The order follows on an Inauguration Day regulatory freeze and a Jan. 30 “one new reg in, two old regs out” executive order. Both are believed to not involve most financial regulators, though there are some questions on the status of CFPB following a 2016 court case.
“Reaction” and reaction
As indicated earlier, some commentary on the new initiative was pushed out to the media in advance of the signing of the order.
“This Executive Order is likely to be step one in a longer process of making sensible regulatory relief a reality,” Thomas Vartanian, a Dechert LLP partner who leads the firm’s financial institutions practice, said in an advance statement. He added that it is “just sound public policy to evaluate seven years after inception the impacts of the Dodd-Frank Act, particularly since no cost benefit review was done before it was enacted, and none has been done since.”
Vartanian, a former regulator, added that “the rubber hits the road with the regulatory agencies; tell me who the regulators are going to be and I’ll tell you what the regulatory policy will look like.” [Read “D.C. veteran assesses chances for bank law reform”]
Other comments came out after the signing.
Among comments from banking trade associations:
The Independent Community Bankers of America stated:
“Community banks strongly support pro-growth regulatory relief from one-size-fits-all regulations designed to address the nation’s largest banks. Onerous regulatory burdens on community banks are stifling lending and innovation in local communities, hindering economic and job growth across the nation. ICBA’s Plan for Prosperity regulatory relief platform would reform community bank overregulation by instituting rules that are tiered and proportionate to these local institutions’ size and risk profile.” Read entire statement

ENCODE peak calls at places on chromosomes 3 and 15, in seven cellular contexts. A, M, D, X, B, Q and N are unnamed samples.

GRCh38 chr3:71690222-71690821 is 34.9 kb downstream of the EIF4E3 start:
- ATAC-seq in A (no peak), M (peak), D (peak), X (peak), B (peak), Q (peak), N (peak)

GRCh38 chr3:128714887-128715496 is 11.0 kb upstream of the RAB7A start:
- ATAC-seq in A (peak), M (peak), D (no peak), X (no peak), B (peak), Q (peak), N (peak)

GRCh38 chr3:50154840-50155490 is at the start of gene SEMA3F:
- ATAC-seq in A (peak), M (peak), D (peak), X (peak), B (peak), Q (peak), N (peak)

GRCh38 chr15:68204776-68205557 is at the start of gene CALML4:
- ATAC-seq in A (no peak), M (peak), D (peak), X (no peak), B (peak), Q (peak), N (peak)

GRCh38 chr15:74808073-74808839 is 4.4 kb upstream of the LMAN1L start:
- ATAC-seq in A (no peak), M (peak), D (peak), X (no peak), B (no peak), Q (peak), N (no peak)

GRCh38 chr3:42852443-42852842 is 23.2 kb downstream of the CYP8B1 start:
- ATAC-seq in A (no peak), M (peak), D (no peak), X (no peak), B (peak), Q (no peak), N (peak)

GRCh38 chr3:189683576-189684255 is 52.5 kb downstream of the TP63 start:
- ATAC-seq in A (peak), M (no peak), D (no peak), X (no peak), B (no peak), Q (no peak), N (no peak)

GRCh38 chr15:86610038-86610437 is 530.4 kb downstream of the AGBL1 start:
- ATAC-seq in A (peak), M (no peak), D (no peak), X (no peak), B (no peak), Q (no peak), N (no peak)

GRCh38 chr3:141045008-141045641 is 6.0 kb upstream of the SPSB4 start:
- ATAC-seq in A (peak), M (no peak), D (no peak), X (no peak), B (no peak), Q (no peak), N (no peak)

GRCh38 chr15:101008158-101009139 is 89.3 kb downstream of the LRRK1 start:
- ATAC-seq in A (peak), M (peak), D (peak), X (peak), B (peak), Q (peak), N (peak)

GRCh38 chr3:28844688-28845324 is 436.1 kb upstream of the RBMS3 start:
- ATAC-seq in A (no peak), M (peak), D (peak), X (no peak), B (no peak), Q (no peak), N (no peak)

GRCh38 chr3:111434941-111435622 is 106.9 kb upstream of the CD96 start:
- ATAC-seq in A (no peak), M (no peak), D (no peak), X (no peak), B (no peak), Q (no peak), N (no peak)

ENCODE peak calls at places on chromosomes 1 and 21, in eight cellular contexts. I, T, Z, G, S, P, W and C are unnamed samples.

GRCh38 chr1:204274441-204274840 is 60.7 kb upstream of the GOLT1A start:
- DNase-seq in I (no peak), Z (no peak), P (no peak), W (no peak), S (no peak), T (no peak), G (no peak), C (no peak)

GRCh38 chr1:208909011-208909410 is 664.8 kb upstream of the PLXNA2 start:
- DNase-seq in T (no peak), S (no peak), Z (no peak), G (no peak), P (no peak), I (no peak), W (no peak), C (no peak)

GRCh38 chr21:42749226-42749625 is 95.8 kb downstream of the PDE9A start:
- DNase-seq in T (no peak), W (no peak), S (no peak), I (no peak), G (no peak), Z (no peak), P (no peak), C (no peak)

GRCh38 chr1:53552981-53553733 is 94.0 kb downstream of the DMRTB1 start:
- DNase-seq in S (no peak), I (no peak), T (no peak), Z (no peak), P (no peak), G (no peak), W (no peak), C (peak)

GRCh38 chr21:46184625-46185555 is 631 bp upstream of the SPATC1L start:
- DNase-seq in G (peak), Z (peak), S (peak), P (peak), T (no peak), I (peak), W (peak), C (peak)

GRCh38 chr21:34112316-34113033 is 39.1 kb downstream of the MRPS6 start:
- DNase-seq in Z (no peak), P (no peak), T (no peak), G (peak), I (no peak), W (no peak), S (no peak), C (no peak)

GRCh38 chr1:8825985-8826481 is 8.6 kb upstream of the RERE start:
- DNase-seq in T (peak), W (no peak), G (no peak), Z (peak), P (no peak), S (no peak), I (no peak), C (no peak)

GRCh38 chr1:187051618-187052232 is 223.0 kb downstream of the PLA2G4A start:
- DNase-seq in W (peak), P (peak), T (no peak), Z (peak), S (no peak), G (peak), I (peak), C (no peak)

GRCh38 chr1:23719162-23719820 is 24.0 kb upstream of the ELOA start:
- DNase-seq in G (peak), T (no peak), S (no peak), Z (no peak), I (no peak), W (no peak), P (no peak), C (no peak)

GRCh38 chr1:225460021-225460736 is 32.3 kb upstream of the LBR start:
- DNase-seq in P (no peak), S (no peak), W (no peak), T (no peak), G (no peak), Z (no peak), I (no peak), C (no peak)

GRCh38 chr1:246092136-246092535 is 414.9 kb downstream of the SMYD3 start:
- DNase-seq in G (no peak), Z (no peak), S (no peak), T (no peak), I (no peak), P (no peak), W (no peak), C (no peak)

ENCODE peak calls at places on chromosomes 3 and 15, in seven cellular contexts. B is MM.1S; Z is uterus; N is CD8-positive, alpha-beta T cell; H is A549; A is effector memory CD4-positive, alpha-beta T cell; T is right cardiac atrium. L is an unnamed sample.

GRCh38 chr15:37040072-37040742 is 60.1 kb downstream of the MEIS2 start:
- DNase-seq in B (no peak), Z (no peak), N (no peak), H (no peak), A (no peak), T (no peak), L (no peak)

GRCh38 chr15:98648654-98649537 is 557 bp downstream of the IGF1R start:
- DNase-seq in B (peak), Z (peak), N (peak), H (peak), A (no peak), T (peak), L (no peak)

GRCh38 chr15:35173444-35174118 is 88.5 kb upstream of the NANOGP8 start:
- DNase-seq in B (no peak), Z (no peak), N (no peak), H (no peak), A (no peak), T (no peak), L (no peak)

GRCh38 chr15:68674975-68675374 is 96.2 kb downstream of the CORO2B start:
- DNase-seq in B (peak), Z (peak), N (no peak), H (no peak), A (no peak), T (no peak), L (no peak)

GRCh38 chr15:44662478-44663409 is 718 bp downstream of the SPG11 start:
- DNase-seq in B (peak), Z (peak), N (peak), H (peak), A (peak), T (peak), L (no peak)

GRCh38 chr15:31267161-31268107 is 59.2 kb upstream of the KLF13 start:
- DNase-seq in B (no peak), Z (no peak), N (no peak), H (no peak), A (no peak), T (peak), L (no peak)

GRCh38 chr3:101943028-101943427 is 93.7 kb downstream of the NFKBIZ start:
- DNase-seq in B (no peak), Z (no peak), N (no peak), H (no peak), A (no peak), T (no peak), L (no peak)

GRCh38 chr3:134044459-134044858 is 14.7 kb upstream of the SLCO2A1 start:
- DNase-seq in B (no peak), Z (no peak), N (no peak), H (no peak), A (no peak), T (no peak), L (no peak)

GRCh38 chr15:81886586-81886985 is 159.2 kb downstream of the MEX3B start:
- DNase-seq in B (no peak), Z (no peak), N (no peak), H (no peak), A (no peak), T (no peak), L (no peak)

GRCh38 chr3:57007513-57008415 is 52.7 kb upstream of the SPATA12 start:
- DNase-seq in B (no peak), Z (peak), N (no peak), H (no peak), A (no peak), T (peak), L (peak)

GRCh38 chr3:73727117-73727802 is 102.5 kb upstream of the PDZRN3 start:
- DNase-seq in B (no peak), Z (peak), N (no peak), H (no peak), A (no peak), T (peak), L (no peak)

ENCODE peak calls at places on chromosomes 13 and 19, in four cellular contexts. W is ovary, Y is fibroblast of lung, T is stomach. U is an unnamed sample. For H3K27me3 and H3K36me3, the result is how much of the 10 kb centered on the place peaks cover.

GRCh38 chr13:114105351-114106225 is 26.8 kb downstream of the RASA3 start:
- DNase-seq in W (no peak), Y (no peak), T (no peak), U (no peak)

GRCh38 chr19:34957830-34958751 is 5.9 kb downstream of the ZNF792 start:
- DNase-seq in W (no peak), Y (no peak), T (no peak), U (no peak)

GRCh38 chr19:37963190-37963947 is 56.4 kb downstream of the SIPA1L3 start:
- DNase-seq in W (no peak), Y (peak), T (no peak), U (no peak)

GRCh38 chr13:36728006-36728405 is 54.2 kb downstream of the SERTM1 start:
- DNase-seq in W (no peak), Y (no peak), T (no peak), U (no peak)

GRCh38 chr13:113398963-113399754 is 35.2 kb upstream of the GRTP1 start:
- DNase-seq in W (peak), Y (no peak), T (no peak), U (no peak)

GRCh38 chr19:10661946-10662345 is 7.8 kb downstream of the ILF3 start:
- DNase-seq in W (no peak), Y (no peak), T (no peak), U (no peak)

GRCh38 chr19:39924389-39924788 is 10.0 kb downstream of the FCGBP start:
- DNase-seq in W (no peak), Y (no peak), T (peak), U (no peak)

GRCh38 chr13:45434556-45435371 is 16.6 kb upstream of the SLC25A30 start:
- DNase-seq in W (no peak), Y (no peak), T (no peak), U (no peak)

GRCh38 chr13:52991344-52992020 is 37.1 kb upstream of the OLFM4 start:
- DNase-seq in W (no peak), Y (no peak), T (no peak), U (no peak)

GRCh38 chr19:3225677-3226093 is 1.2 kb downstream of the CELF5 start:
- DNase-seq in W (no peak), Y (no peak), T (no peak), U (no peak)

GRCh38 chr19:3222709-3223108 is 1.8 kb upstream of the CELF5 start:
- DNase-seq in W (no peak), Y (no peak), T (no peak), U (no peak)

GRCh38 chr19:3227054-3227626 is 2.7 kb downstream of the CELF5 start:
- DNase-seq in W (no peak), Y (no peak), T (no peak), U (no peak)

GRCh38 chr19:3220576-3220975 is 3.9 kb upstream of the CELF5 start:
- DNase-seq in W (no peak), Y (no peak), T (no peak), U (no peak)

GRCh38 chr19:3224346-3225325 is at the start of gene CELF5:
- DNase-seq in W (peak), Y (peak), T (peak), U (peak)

ICBA was the only banking group to be represented at the Rose Garden signing of the Dodd-Frank Act.
Meanwhile, the American Bankers Association stated:
“While banks have continued to meet the needs of their customers, clients, and communities to the best of their ability, they have faced tremendous headwinds that came with a sharp increase in highly prescriptive government regulation and the sheer weight of more than 24,000 pages of proposed and final Dodd-Frank rules…
ABA endorsed “a sensible and careful review of Dodd-Frank and other financial regulations…” Read entire statement
The Financial Services Roundtable, speaking along similar lines, added its hopes to “advance long overdue housing finance and GSE reform; improve the Financial Stability Oversight Council’s process for designating systemically important financial companies; increase accountability and transparency for regulators in areas such as consumer financial protection; adopt appropriate capital and regulatory standards; and more. Read entire statement
Opposition to Trump order
Meanwhile, consumerist groups opposed the Trump effort.
The Consumer Federation of America stated:
“Less than a decade ago, Wall Street and our economy were in freefall. Toxic mortgages peddled illegally helped to cause the most severe financial crisis since the Great Depression. Today’s actions by the White House are an ominous sign that amnesia has set in. … Wall Street needs a watchdog, not a lapdog.” Read entire statement
The Center for Responsible Lending stated:
“If this Administration has not learned from the mistakes that caused the 2008 economic crisis, they are doomed to repeat them. Lest we forget, lax regulation allowed Wall Street to back extremely reckless loans whose failure snowballed into a financial crisis and Great Recession. Tens of thousands of Americans lost their homes, around eight million Americans lost their jobs, and U.S. households lost trillions of dollars. Recent comments from the Administration and this upcoming executive order are a warning sign of a return to those dark days.” Read entire statement